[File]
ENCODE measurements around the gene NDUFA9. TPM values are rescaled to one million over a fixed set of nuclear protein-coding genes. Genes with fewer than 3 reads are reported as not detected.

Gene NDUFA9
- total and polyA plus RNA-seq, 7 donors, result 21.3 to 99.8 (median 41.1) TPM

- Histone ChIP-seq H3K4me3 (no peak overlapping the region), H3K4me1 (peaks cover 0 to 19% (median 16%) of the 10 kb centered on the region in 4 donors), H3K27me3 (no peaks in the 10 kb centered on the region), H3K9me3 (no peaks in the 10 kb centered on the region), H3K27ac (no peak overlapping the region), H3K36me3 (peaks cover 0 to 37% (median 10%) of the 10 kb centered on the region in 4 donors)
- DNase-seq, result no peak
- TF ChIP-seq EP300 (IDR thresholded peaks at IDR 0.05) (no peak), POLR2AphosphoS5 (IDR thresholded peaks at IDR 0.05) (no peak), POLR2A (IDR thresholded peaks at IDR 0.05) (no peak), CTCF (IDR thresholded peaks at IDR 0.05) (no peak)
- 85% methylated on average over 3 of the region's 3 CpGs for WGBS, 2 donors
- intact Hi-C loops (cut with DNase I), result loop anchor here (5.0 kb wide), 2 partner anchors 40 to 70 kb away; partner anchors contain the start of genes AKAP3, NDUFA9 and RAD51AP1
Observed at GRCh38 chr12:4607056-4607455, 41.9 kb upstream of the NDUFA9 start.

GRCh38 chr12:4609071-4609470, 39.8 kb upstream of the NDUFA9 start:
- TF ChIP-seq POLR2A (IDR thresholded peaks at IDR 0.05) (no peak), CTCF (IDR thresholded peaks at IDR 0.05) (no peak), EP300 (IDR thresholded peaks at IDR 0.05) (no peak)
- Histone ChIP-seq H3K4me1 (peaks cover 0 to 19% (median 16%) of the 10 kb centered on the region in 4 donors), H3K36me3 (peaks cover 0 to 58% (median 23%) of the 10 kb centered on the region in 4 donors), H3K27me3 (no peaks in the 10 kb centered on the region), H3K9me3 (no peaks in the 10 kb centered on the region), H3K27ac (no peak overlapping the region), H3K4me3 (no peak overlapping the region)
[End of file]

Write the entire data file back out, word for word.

ENCODE measurements around the gene NDUFA9. TPM values are rescaled to one million over a fixed set of nuclear protein-coding genes. Genes with fewer than 3 reads are reported as not detected.

Gene NDUFA9
- total and polyA plus RNA-seq, 7 donors, result 21.3 to 99.8 (median 41.1) TPM

- Histone ChIP-seq H3K4me3 (no peak overlapping the region), H3K4me1 (peaks cover 0 to 19% (median 16%) of the 10 kb centered on the region in 4 donors), H3K27me3 (no peaks in the 10 kb centered on the region), H3K9me3 (no peaks in the 10 kb centered on the region), H3K27ac (no peak overlapping the region), H3K36me3 (peaks cover 0 to 37% (median 10%) of the 10 kb centered on the region in 4 donors)
- DNase-seq, result no peak
- TF ChIP-seq EP300 (IDR thresholded peaks at IDR 0.05) (no peak), POLR2AphosphoS5 (IDR thresholded peaks at IDR 0.05) (no peak), POLR2A (IDR thresholded peaks at IDR 0.05) (no peak), CTCF (IDR thresholded peaks at IDR 0.05) (no peak)
- 85% methylated on average over 3 of the region's 3 CpGs for WGBS, 2 donors
- intact Hi-C loops (cut with DNase I), result loop anchor here (5.0 kb wide), 2 partner anchors 40 to 70 kb away; partner anchors contain the start of genes AKAP3, NDUFA9 and RAD51AP1
Observed at GRCh38 chr12:4607056-4607455, 41.9 kb upstream of the NDUFA9 start.

GRCh38 chr12:4609071-4609470, 39.8 kb upstream of the NDUFA9 start:
- TF ChIP-seq POLR2A (IDR thresholded peaks at IDR 0.05) (no peak), CTCF (IDR thresholded peaks at IDR 0.05) (no peak), EP300 (IDR thresholded peaks at IDR 0.05) (no peak)
- Histone ChIP-seq H3K4me1 (peaks cover 0 to 19% (median 16%) of the 10 kb centered on the region in 4 donors), H3K36me3 (peaks cover 0 to 58% (median 23%) of the 10 kb centered on the region in 4 donors), H3K27me3 (no peaks in the 10 kb centered on the region), H3K9me3 (no peaks in the 10 kb centered on the region), H3K27ac (no peak overlapping the region), H3K4me3 (no peak overlapping the region)